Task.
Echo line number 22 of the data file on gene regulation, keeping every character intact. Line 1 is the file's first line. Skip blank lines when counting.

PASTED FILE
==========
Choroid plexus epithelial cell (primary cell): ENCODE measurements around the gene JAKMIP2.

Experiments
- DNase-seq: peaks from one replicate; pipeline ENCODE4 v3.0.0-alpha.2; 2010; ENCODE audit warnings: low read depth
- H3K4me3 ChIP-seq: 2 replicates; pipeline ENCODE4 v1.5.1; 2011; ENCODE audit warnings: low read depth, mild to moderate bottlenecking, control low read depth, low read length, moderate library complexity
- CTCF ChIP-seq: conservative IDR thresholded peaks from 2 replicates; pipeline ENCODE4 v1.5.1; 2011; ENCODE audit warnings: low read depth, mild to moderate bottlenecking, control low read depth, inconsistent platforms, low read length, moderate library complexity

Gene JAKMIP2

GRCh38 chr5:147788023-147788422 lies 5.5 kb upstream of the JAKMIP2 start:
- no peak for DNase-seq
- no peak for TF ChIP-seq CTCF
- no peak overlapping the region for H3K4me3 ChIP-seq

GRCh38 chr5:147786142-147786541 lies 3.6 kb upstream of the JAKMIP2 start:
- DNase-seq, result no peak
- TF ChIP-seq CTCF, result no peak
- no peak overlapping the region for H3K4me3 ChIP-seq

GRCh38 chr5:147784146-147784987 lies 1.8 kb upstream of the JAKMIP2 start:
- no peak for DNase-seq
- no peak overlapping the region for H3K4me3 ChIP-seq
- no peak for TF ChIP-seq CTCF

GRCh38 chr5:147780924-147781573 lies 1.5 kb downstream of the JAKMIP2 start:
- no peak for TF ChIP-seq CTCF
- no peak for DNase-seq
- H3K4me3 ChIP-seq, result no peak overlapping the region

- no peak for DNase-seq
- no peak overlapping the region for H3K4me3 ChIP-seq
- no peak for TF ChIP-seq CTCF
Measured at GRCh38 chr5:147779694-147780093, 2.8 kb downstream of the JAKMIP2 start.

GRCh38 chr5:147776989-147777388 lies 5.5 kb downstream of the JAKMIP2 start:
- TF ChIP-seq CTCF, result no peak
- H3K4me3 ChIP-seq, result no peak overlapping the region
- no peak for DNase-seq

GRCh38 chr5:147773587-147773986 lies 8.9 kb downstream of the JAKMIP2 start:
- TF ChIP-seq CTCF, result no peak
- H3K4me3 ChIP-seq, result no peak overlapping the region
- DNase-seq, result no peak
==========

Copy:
- H3K4me3 ChIP-seq, result no peak overlapping the region